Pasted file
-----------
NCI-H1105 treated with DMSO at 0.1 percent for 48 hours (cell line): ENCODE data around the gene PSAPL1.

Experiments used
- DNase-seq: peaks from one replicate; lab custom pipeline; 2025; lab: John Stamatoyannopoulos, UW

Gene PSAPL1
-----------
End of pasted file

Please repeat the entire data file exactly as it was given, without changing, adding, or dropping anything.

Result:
NCI-H1105 treated with DMSO at 0.1 percent for 48 hours (cell line): ENCODE data around the gene PSAPL1.

Experiments used
- DNase-seq: peaks from one replicate; lab custom pipeline; 2025; lab: John Stamatoyannopoulos, UW

Gene PSAPL1